Soybean oil is one of the world’s most widely consumed cooking oils. It is usually affordable and easy to find but if you are out of it or don’t like the taste, there are some good alternatives available. Try one of the soybean oil substitutes below.
Your best bet: Peanut oil
Peanut oil’s main characteristics are its high smoke point and mild flavor. Both of those properties make it a great substitute for soybean oil. Because of the high smoke point — which is the temperature at which it begins to break down and smoke — you can use it for deep-frying and other high-heat cooking methods. Like soybean oil, peanut oil’s smoke point is approximately 450-degrees Fahrenheit.
The neutral taste of refined peanut oil is also important since it allows the oil to be used with mild-tasting ingredients since it won’t mask or obscure their flavors.
The main downside of peanut oil is that it will be somewhat more expensive than soybean oil, which is usually one of the more affordable cooking oils.
A decent second choice: Canola oil
Made from a kind of rapeseed, canola oil is a lot like soybean oil in that it has a high smoke point. It also has a neutral flavor, which can make it an upgrade from soybean oil since soybean oil is sometimes strongly flavored.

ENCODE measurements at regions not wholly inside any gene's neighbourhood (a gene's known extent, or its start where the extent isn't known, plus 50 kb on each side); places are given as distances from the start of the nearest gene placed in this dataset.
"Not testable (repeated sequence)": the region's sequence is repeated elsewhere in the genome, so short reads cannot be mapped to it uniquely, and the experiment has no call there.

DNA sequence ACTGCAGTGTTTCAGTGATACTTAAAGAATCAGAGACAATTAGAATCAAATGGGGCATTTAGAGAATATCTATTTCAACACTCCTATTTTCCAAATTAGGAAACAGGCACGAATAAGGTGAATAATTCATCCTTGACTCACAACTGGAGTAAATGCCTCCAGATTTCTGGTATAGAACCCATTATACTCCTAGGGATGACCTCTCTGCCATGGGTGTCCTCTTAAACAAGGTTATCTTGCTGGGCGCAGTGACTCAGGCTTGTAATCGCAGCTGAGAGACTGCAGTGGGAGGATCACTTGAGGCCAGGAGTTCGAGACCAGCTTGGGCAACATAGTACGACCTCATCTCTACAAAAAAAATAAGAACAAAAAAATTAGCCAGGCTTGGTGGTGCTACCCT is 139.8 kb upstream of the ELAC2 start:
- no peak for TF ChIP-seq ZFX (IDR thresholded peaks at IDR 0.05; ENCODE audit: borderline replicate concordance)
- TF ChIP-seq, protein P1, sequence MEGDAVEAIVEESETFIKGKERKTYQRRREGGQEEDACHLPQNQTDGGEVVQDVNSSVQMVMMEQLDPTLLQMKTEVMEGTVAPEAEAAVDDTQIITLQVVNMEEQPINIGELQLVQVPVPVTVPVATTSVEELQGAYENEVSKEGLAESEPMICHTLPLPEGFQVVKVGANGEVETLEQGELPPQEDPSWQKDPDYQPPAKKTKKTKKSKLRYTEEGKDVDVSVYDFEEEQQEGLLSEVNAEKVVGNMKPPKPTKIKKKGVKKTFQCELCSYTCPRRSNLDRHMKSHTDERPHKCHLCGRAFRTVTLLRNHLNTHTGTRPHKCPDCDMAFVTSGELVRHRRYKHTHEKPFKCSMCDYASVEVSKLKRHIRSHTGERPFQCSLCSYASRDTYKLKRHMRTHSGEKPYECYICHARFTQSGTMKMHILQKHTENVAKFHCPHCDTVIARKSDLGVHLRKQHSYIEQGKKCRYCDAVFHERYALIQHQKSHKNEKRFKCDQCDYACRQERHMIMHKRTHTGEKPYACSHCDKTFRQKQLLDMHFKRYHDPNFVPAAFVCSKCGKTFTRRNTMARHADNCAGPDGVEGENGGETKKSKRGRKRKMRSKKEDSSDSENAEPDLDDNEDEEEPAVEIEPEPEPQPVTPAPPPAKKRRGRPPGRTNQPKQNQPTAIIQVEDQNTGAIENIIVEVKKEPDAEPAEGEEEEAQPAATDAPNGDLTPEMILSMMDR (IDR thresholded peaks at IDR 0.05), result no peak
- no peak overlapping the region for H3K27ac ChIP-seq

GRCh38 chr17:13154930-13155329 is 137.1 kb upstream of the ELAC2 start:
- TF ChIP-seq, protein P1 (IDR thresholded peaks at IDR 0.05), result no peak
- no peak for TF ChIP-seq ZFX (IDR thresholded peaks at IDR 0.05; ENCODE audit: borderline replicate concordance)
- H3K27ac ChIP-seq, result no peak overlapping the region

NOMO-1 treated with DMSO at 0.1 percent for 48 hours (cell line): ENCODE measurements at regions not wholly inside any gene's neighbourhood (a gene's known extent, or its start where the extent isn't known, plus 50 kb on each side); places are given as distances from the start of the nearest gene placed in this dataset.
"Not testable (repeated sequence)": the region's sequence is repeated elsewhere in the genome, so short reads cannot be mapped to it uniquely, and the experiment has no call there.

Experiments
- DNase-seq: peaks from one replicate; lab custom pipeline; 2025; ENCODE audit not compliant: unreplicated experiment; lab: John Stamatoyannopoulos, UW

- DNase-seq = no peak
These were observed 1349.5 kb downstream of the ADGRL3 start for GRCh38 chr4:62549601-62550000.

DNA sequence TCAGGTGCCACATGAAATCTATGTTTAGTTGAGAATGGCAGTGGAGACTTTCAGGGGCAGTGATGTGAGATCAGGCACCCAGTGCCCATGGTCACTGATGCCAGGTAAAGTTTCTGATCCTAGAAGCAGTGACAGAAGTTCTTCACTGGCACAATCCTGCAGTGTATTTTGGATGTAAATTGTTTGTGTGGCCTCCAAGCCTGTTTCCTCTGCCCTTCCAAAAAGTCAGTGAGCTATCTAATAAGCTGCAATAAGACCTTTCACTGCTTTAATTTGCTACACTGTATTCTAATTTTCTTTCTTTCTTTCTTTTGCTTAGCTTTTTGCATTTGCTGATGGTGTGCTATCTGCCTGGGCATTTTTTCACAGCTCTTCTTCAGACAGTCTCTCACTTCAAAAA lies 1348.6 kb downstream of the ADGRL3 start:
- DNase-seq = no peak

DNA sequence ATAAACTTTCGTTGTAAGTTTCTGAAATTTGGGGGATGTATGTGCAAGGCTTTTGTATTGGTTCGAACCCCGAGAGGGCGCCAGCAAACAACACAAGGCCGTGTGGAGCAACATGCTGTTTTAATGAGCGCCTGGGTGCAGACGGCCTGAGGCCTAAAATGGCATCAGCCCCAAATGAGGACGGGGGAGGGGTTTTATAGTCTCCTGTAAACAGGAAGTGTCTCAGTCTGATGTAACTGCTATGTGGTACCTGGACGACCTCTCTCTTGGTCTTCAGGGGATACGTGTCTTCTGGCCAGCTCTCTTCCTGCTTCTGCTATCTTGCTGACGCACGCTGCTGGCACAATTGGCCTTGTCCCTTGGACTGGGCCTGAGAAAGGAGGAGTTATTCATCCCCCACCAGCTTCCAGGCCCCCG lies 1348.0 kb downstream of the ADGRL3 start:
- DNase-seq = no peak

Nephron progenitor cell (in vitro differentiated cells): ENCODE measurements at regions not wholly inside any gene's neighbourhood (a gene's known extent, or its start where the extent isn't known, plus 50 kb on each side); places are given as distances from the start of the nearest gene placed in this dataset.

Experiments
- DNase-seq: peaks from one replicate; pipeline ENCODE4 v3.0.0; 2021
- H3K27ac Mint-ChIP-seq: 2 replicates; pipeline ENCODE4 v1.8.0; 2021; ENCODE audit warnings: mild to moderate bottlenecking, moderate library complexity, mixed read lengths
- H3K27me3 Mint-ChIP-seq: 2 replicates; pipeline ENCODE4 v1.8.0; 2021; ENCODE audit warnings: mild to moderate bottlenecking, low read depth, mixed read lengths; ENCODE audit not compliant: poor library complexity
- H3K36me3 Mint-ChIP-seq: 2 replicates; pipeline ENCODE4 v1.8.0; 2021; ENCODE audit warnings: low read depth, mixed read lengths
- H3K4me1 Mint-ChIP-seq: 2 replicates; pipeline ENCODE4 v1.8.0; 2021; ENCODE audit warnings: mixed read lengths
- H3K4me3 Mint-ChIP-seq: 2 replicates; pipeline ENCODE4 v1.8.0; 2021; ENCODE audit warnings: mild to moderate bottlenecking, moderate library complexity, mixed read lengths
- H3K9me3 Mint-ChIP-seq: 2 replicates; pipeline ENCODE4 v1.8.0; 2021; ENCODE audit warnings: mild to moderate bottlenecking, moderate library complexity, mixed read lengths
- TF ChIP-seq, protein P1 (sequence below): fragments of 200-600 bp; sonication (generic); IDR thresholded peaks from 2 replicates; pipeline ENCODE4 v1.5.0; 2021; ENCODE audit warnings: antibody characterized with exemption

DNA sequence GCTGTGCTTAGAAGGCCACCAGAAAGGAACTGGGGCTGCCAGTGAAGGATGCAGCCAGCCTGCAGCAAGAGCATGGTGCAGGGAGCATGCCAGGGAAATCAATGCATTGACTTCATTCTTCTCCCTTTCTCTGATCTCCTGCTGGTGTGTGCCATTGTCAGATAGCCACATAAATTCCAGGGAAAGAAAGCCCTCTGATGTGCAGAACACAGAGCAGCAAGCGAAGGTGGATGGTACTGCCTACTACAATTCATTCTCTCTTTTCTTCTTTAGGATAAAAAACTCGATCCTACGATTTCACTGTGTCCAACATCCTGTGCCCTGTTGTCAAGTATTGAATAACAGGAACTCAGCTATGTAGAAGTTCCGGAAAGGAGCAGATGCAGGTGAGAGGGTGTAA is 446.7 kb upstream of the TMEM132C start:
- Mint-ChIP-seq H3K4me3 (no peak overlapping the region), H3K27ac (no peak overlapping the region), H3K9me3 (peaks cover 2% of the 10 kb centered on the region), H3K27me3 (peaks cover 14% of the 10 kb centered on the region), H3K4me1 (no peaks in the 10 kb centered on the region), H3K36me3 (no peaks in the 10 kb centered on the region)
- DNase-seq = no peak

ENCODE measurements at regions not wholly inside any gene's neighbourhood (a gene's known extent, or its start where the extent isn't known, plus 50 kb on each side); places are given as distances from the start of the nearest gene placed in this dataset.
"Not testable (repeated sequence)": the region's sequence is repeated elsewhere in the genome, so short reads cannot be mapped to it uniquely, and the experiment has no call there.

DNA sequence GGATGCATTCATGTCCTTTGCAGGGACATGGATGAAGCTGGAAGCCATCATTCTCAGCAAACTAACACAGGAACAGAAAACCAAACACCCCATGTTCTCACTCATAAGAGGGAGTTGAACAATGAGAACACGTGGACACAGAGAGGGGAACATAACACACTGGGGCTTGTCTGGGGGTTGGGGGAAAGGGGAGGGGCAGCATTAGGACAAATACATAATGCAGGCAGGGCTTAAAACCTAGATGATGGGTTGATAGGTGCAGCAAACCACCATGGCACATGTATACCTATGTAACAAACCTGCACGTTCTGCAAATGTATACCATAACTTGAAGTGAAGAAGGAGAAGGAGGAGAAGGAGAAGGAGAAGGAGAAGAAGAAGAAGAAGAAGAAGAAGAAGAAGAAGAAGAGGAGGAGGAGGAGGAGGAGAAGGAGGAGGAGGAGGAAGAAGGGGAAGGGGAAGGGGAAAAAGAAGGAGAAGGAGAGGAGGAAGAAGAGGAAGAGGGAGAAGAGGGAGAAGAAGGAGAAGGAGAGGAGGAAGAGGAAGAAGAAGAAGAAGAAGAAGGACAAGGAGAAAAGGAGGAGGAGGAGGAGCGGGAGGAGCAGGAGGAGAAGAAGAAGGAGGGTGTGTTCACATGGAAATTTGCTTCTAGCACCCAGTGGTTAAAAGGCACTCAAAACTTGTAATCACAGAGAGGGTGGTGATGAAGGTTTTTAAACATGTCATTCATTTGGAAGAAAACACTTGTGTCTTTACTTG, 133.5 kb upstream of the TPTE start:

Like soybean oil, canola oil is a good source of omega-3 fatty acids and vitamin E. Another important health benefit of canola oil is that it has the lowest saturated fat content of all cooking oils. Canola oil is usually the least expensive of the options mentioned here so it is a good soybean oil substitute from a cost perspective.
In a pinch: Olive oil
On its surface, olive oil might not seem to be a good substitute for soybean oil but has more in common with it than you might think. Also, some properties make it superior to soybean oil. Olive is a good source of both the vitamins that are present in soybean oil even though it does not have as much of the vitamin K. It also has more of the only mineral, which is iron.
If you use refined olive oil — which is sometimes called light olive oil — you can use olive oil as a soybean substitute in high-heat cooking methods. Extra virgin olive oil has a strong flavor and can replace the flavor of soybean oil in some dishes but keep in mind that it is not suitable for high-temperature cooking. Something else to keep in mind when using olive oil as a soybean oil substitute is the cost since it is often considerably more expensive than soybean oil.
Grapeseed oil has a high smoke point so you can use it for stir-frying and deep-frying just like soybean oil. Its neutral flavor makes it a better option if you want to avoid the strong taste that soybean oil can sometimes have. Grapeseed oil won’t provide you with the high level of vitamin K that you might get from soybean oil but it has more vitamin E per serving.
Butter can work as a stand-in for vegetable oil in many recipes but not all. It has a low smoke point so you will have to use it carefully to keep it from burning. When used properly, butter will add a richness that you won’t get from any other cooking fat. It is loaded with saturated fat so it won’t be as heart-healthy as soybean oil.